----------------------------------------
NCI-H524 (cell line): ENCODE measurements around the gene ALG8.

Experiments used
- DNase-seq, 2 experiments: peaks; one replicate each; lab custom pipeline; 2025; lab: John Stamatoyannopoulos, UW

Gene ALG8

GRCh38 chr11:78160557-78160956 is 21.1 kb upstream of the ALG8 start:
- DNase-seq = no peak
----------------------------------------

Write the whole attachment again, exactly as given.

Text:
NCI-H524 (cell line): ENCODE measurements around the gene ALG8.

Experiments used
- DNase-seq, 2 experiments: peaks; one replicate each; lab custom pipeline; 2025; lab: John Stamatoyannopoulos, UW

Gene ALG8

GRCh38 chr11:78160557-78160956 is 21.1 kb upstream of the ALG8 start:
- DNase-seq = no peak